As I found out later, their customer service was also most excellent.

From order placement to delivery was just shy of two weeks.

While I waited for the replacement parts to arrive, I did what I could to prepare the loom.

The brake circle was completely rusted. To ensure I put the brake back, I took a photo to see how it was attached.

Unfortunately, once I got the new brake circle and put the warp beam back on, it did not work.  

I was not happy.

I then looked at the photos on the relevant Camilla Valley Farm parts page and discovered the brake system was not properly attached (the right side of the photo):

Thus, I reattached everything according to the photo.

Next, I turned my attention to the warp beam. Below was the original sectional beam with very rusted brackets:

Here is the after:

Here she is with her new hardware and back on the loom:

Yesterday morning, I rose early and attached a new apron to the cloth beam. After breakfast, the sweet and handy husband helped me to attach the new bumpers and the jack supports, which required the use of power tools. He also cut to size four steel rods for the warp and cloth beams.

It may not sound like much, but he worked HARD!  I am fortunate he is willing and capable.

The original plan was for him to then add harnesses #7 and #8 to the Macomber (she actually holds 10), but he had worked hard (especially using a hacksaw to cut the steel rods, then grinding the ends smooth) and I was anxious to dress the Leclerc with a warp, that I asked him to work on the Macomber next week.

The new brake system appeared to work well enough for me to warp the back beam. 

I spent most of the afternoon and evening threading heddles and sleying the reed. 

About 10 o'clock last night, I finally tied the ends and was able to begin weaving:

It was a grand moment!!

Unfortunately, it was also short-lived.

When I attempted to advance the warp, the ratchet pawl for the take up motion handle, which is made of cast aluminum, broke in three pieces.

Here is a photo from Camilla Valley Farms. The actual piece is identified as "B."

Needless to say, following the Brake issues and the Break of the pawl, weaving on the Nilus is now on Break while I await another part...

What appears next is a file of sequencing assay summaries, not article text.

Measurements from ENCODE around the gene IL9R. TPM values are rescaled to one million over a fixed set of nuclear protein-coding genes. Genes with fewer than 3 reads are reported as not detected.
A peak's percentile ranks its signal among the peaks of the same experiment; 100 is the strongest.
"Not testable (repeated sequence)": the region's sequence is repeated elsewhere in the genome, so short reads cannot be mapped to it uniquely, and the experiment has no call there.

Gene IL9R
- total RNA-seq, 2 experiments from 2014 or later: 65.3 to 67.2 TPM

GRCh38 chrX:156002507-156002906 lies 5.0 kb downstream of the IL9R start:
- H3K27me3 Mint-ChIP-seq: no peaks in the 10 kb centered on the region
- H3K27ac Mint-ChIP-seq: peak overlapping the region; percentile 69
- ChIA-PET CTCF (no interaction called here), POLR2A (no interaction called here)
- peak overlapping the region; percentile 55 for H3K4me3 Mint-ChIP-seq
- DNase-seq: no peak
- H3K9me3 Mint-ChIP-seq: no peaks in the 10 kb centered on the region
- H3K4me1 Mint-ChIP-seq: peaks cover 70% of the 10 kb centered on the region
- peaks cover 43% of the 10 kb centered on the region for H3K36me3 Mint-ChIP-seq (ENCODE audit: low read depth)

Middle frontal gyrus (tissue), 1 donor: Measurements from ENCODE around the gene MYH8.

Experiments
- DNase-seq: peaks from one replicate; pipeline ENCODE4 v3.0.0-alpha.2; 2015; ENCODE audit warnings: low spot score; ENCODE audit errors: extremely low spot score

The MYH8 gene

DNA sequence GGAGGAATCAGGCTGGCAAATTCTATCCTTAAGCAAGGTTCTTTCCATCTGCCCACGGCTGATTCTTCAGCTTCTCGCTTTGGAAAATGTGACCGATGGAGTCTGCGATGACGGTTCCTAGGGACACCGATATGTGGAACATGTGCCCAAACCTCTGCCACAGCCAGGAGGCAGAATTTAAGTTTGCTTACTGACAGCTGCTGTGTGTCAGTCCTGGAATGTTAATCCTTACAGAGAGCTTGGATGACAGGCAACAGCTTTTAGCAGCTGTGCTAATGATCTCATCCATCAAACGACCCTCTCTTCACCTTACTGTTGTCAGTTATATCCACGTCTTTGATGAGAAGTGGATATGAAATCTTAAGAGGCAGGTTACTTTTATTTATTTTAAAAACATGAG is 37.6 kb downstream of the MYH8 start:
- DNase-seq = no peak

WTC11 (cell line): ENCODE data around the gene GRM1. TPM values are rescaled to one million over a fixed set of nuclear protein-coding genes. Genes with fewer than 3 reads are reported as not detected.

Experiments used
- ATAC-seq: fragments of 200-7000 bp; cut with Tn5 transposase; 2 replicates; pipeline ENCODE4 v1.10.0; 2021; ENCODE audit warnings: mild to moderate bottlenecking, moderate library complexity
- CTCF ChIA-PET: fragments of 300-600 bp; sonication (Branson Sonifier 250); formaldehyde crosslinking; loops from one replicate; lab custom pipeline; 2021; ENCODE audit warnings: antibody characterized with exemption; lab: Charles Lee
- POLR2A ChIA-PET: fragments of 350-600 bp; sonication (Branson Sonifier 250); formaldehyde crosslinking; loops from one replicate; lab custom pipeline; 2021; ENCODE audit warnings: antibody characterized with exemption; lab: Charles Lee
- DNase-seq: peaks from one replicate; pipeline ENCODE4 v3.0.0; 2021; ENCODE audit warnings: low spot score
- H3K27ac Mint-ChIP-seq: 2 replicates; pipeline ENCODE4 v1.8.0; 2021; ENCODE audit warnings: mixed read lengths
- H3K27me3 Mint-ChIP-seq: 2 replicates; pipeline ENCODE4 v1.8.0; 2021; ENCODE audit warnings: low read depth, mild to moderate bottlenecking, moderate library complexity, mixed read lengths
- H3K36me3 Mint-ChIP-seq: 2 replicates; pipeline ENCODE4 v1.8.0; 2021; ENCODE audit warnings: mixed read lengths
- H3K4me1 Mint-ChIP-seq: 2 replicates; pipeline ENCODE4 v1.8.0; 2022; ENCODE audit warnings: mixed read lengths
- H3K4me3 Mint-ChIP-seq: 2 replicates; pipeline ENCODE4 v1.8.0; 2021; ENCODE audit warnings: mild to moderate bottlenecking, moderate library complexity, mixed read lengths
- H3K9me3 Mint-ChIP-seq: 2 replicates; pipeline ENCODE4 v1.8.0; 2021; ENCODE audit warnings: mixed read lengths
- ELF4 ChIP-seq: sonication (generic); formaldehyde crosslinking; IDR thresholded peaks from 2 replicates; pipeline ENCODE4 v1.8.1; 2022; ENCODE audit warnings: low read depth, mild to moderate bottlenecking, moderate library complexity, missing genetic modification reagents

However, I am delighted with the loom. With a little more love and attention, she will be an awesome companion. 

Leclerc looms are made of Canadian maple. In the photo directly above, the wood is new and light in color.  As this hardwood darkens over time, I have to admire what a lovely and deep shade my little beauty has acquired with her age.

Last year I went to a Weaving Boot Camp with Susan at Yarnorama in Paige, Texas and sat on an older Leclerc bench for three days. At the time, I thought it would be a little too short for the Macomber (or I would have bought it then). As soon as I moved the Leclerc into my studio, I knew I had to have that bench. I called, and Susan agreed to sell it to me at a price that reflected its age and use!  (New they are $505!) A few days later, a dear, sweet friend collected it and brought it to me!

The dream studio is now complete!!

I simply could not be more pleased or grateful!


9crafty11 said…
I've been a lurker for many years, & thought I'd finally comment! I don't weave, but I certainly can hear the enjoyment you had reviving the loom you acquired, & very lucky to have a husband supporting you as well! Enjoyed this post very much!!
Feisty said…
Thank you, Lady!! So pleased to know you are out there.
Anonymous said…
Thank you for shareing your experience! I have just acquired a Leclerc Artisat 36" loom that was originally purchased in the 70s. It's also missing the crank and the bolt that holds it but other than that there is very little odor and no rust! I've been debating what to use to clean the dust accumulation and to treat the wood. You used water and vinegar for the whole loom? Janice
Feisty said…
Congratulations, Janice!!

I actually used Weiman's Furniture Cleaner to clean the hard wood parts of the loom, followed by Howard Feed n Wax. I applied to Feed n Wax twice.

However, in retrospect, it would not have been a bad idea to wipe the entire thing down in the vinegar/water mixture, allow it to dry, then do the Weiman's and Feed n Wax.

Unknown said…
Hi--thank you for this post. I believe I have the same loom. How does one attach the warp to the warp beam in the back? I am familiar with using an apron and apron rod, but this loom only has an apron in the front. BTW--I am warping front to back. thanks for any input you may have! Rosie